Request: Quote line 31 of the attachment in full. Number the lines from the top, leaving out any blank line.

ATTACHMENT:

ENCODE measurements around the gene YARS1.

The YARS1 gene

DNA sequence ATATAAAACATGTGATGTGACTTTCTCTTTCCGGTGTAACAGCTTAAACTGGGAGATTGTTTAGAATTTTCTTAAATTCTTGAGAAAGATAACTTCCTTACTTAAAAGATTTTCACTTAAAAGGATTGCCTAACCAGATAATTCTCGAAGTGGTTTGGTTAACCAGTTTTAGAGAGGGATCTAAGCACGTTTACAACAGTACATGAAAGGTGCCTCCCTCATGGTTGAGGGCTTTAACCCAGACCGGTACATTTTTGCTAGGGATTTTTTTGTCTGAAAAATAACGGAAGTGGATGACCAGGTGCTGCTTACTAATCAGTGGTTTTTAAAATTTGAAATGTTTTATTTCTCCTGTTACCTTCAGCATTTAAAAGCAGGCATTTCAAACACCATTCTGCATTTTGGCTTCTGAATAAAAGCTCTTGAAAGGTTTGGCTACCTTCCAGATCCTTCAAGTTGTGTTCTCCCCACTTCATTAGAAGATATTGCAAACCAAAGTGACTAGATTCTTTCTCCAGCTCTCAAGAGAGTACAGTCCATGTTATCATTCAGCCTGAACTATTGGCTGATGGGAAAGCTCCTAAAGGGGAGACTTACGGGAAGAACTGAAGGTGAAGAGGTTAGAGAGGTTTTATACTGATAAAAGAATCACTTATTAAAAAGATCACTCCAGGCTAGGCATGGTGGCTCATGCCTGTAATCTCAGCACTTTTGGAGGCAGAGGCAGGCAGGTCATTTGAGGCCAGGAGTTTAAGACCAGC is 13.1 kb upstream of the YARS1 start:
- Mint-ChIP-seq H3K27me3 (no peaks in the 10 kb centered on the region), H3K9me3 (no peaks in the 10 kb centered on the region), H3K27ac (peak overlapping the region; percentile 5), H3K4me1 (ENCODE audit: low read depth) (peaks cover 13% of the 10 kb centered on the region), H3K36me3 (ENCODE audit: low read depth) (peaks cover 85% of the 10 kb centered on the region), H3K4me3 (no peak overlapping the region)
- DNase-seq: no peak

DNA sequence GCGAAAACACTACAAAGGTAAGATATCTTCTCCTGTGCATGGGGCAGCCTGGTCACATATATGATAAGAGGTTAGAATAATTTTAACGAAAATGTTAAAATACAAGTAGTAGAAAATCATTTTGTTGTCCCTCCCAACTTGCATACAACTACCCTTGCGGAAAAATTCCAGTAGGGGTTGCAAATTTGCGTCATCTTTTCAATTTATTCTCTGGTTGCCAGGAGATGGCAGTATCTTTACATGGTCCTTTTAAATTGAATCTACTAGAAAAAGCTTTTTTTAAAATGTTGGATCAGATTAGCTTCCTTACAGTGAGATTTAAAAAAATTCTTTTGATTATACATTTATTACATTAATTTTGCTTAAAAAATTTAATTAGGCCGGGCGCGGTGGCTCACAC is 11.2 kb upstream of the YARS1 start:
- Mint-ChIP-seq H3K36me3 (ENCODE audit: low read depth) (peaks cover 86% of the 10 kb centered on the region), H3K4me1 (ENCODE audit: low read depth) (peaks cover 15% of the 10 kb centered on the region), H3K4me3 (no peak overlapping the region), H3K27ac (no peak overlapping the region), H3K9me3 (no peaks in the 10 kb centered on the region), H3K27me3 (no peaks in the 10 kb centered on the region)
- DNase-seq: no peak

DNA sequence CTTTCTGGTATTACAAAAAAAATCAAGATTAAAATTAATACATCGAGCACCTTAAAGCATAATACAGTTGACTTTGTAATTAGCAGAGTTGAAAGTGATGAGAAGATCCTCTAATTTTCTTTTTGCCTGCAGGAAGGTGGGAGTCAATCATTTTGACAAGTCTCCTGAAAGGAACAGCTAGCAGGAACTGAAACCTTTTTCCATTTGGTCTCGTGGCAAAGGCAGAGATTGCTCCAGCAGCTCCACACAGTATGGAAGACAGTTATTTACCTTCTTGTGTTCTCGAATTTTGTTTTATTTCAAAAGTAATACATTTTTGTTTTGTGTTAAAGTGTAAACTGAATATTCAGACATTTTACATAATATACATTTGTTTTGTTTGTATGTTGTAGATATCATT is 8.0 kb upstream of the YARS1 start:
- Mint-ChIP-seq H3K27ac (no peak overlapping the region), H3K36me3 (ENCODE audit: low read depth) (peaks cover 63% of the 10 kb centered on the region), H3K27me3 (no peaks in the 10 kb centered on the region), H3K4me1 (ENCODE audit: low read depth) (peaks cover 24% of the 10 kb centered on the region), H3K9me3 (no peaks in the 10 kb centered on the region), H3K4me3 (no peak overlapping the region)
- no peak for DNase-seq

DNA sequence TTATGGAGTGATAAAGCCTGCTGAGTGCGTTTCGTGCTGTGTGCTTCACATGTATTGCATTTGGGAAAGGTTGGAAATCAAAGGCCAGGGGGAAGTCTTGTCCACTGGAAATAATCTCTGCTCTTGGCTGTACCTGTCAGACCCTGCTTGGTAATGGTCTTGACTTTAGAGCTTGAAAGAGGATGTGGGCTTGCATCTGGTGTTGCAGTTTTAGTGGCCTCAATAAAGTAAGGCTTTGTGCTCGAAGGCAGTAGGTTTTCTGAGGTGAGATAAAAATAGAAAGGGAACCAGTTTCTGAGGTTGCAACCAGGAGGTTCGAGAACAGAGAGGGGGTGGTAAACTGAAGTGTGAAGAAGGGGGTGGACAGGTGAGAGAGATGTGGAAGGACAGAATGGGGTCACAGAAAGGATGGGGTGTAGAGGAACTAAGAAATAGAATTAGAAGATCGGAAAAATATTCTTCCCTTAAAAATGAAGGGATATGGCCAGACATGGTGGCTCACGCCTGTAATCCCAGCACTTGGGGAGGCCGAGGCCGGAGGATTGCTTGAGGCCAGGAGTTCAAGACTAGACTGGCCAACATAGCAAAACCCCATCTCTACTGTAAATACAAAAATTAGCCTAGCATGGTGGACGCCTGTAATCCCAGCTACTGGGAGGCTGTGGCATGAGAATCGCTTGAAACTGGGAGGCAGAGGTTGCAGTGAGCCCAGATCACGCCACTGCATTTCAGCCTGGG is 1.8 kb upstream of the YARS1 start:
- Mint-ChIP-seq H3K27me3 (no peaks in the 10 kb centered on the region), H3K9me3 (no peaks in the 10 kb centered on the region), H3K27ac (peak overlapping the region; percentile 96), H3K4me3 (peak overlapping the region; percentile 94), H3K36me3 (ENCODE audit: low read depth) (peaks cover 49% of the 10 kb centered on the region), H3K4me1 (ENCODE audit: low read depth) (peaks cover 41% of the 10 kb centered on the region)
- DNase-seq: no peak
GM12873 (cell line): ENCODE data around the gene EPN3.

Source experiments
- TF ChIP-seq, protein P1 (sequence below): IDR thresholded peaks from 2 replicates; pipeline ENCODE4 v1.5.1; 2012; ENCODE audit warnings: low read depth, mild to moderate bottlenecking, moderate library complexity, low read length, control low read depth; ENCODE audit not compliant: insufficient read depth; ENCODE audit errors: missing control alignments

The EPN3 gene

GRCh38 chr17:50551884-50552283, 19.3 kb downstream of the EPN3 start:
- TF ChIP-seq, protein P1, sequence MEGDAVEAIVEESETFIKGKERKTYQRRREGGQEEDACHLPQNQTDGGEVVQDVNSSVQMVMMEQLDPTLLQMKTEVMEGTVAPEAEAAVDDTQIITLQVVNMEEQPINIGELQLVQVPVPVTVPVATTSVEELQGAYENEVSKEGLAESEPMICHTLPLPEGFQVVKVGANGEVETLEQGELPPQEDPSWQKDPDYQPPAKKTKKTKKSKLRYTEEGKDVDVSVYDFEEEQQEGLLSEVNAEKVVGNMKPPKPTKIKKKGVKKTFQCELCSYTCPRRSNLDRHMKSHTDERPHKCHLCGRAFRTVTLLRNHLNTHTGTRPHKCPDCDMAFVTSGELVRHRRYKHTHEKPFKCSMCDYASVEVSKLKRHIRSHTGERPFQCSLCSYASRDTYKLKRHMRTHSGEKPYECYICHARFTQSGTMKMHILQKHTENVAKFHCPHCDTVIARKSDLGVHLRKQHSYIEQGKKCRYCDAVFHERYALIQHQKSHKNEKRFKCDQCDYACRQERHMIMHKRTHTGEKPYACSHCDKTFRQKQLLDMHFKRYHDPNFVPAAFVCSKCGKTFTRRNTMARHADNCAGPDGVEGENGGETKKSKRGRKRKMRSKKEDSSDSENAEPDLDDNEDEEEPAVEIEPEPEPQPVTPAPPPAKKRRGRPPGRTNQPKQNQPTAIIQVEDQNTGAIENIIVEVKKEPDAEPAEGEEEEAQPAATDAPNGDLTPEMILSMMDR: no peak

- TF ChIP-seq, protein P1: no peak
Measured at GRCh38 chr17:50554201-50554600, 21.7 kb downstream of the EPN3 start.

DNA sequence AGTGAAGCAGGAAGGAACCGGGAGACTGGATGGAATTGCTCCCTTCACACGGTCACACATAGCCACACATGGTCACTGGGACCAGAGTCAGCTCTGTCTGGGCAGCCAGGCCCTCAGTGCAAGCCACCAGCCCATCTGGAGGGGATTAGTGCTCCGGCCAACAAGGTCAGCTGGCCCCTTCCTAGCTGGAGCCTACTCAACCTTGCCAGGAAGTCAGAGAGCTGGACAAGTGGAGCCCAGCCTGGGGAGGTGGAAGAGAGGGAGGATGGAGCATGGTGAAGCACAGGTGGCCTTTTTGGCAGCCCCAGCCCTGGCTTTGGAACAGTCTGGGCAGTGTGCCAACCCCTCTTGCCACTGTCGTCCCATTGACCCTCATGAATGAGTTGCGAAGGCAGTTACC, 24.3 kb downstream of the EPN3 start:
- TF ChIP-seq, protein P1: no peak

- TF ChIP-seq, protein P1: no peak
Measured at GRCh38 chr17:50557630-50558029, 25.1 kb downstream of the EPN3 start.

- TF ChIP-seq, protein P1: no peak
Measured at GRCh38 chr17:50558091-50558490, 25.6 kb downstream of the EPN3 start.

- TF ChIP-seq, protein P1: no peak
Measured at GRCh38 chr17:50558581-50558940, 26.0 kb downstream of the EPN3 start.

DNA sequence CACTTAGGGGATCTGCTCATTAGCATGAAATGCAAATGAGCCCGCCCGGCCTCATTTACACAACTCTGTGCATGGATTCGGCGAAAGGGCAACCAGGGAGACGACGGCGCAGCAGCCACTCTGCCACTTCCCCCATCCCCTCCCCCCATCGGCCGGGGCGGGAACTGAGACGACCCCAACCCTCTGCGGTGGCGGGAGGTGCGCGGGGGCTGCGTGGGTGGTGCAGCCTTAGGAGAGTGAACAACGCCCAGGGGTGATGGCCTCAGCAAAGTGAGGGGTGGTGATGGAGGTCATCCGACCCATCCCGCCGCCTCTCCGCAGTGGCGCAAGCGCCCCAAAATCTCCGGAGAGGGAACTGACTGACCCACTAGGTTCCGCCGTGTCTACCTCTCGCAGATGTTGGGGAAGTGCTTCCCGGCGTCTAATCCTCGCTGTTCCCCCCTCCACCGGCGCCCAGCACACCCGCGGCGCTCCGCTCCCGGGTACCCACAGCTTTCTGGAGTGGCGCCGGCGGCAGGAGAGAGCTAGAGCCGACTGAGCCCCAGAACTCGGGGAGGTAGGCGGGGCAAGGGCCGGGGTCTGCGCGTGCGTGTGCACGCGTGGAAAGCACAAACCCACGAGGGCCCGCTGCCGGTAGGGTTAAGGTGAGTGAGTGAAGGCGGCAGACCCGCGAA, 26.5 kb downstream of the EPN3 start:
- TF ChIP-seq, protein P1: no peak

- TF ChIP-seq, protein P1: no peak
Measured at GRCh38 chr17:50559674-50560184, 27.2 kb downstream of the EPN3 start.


DNA sequence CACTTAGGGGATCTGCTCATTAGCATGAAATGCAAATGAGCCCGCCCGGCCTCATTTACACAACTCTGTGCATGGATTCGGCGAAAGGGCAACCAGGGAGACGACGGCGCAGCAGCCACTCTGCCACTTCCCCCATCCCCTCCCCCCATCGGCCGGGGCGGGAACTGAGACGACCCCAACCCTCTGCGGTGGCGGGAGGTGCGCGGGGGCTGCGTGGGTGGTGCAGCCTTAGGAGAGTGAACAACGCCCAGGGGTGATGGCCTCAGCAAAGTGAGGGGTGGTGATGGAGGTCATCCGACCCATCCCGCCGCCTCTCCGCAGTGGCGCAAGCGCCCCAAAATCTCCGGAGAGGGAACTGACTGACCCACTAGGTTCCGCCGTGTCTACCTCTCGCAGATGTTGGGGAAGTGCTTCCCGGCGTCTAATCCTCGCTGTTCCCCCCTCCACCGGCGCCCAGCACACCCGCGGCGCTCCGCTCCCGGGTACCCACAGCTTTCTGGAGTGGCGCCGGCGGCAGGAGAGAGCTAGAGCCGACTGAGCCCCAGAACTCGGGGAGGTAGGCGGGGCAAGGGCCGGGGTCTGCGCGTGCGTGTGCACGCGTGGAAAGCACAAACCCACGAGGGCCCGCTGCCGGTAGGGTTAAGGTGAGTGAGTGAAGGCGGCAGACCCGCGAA, 26.5 kb downstream of the EPN3 start: